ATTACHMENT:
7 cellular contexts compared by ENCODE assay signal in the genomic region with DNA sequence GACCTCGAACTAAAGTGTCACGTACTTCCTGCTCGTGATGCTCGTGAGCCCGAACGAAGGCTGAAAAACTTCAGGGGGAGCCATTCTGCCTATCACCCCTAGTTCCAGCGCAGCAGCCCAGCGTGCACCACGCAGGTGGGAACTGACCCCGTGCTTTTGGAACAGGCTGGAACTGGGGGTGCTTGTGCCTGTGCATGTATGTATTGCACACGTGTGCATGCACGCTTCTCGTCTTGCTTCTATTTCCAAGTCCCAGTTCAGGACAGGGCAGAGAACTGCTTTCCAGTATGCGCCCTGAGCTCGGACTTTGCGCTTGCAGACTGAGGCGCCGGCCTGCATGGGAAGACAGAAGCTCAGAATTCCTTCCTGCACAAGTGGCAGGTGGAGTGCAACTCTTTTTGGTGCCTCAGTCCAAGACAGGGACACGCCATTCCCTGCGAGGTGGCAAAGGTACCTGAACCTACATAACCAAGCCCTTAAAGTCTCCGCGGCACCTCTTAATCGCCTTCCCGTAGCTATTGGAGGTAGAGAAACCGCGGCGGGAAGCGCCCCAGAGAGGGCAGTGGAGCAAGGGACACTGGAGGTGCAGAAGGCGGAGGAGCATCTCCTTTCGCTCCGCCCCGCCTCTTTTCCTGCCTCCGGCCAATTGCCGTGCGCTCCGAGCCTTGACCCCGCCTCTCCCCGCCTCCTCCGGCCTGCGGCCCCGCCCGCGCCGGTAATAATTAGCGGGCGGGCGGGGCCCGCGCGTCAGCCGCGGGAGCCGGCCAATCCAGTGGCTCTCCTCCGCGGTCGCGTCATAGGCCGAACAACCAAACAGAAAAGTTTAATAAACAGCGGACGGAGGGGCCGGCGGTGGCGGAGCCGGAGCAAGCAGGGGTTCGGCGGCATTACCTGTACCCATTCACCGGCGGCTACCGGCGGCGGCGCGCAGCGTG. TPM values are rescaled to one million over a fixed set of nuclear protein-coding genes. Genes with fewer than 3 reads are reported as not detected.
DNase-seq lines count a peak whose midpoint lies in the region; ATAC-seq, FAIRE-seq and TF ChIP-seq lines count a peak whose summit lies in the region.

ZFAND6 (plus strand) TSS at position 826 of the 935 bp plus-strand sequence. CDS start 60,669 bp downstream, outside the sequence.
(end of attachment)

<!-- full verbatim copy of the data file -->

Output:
7 cellular contexts compared by ENCODE assay signal in the genomic region with DNA sequence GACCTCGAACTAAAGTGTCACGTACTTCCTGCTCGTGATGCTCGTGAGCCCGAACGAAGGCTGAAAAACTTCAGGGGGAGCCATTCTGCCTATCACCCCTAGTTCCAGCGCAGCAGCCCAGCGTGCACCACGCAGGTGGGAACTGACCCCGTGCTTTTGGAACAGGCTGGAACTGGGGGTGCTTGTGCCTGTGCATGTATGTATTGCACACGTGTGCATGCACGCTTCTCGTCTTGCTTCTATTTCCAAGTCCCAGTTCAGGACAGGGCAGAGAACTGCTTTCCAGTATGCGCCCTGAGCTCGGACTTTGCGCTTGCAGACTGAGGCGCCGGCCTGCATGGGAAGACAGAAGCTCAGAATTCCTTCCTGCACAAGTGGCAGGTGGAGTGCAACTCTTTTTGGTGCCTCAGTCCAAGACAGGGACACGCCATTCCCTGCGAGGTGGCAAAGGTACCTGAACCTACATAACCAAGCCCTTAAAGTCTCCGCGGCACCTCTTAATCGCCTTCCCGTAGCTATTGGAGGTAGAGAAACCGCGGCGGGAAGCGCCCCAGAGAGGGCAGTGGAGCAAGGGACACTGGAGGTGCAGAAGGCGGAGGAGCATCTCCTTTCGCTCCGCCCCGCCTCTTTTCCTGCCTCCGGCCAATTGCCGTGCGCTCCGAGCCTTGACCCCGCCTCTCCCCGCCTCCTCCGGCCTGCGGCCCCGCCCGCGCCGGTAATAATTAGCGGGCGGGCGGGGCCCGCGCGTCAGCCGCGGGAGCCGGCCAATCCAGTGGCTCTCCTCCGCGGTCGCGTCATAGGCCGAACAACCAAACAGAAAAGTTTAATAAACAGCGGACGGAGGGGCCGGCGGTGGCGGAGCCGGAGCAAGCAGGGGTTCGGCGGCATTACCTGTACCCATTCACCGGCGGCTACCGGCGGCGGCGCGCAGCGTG. TPM values are rescaled to one million over a fixed set of nuclear protein-coding genes. Genes with fewer than 3 reads are reported as not detected.
DNase-seq lines count a peak whose midpoint lies in the region; ATAC-seq, FAIRE-seq and TF ChIP-seq lines count a peak whose summit lies in the region.

ZFAND6 (plus strand) TSS at position 826 of the 935 bp plus-strand sequence. CDS start 60,669 bp downstream, outside the sequence.